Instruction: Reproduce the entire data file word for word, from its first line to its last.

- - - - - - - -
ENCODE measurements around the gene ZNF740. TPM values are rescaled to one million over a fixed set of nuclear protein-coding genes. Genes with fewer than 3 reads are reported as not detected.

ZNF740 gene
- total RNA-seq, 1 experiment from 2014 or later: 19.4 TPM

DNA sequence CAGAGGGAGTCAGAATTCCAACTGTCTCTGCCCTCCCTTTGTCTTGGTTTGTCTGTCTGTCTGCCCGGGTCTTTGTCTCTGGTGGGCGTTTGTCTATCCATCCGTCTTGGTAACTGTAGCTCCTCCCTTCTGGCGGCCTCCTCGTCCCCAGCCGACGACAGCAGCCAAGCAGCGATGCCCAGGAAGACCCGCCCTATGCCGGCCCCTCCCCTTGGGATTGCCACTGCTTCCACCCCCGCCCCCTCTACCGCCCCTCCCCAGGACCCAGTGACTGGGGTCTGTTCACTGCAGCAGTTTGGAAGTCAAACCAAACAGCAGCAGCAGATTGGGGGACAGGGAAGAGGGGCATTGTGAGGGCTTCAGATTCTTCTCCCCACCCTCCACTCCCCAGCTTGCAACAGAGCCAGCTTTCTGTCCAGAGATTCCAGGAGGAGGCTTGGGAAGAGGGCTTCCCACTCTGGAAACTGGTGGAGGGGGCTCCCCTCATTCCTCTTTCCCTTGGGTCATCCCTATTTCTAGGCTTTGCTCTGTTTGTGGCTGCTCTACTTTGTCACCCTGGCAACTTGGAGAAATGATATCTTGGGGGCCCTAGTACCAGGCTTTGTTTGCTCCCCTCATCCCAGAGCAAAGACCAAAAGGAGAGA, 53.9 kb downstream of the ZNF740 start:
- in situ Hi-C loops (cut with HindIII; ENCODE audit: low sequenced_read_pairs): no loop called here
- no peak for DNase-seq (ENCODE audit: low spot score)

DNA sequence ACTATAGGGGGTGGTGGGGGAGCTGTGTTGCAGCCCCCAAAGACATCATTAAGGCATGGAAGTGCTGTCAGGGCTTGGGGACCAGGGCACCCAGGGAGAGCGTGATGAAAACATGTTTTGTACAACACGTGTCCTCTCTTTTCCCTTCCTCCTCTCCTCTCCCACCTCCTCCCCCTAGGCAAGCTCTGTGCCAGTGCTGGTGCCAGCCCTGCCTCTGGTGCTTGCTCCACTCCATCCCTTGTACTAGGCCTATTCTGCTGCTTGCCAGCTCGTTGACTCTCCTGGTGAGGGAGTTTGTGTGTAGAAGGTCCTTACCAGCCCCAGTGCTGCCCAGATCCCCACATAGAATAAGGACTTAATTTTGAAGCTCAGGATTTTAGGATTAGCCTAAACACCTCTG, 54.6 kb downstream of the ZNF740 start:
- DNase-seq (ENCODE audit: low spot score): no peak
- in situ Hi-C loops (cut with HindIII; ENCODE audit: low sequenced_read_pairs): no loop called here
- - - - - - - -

ENCODE measurements around the gene ZNF740. TPM values are rescaled to one million over a fixed set of nuclear protein-coding genes. Genes with fewer than 3 reads are reported as not detected.

ZNF740 gene
- total RNA-seq, 1 experiment from 2014 or later: 19.4 TPM

DNA sequence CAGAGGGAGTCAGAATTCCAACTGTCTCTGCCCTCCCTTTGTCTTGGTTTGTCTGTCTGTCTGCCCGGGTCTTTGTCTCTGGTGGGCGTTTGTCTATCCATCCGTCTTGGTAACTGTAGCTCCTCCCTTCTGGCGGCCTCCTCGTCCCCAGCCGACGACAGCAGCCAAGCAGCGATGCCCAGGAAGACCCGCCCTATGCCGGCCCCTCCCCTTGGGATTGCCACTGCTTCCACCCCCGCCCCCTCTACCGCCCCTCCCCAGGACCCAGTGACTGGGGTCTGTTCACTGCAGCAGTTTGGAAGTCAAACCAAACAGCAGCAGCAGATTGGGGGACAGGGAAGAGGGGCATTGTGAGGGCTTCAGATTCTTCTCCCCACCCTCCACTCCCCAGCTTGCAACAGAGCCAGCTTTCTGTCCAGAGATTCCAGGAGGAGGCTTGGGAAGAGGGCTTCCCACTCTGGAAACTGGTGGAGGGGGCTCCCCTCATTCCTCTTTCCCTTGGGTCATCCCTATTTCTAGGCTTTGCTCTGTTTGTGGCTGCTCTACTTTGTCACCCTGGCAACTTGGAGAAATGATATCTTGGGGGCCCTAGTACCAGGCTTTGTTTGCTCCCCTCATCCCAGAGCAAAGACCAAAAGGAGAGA, 53.9 kb downstream of the ZNF740 start:
- in situ Hi-C loops (cut with HindIII; ENCODE audit: low sequenced_read_pairs): no loop called here
- no peak for DNase-seq (ENCODE audit: low spot score)

DNA sequence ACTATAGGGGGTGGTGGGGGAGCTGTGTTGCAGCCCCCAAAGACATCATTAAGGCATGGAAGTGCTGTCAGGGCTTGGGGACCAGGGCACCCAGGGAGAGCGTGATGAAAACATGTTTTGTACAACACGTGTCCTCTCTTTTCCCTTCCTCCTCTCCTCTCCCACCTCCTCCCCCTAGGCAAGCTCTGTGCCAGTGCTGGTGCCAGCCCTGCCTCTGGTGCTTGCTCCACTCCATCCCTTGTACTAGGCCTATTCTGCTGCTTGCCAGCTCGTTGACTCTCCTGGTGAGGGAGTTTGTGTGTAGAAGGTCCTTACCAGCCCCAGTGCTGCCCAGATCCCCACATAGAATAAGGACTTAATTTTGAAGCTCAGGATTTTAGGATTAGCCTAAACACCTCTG, 54.6 kb downstream of the ZNF740 start:
- DNase-seq (ENCODE audit: low spot score): no peak
- in situ Hi-C loops (cut with HindIII; ENCODE audit: low sequenced_read_pairs): no loop called here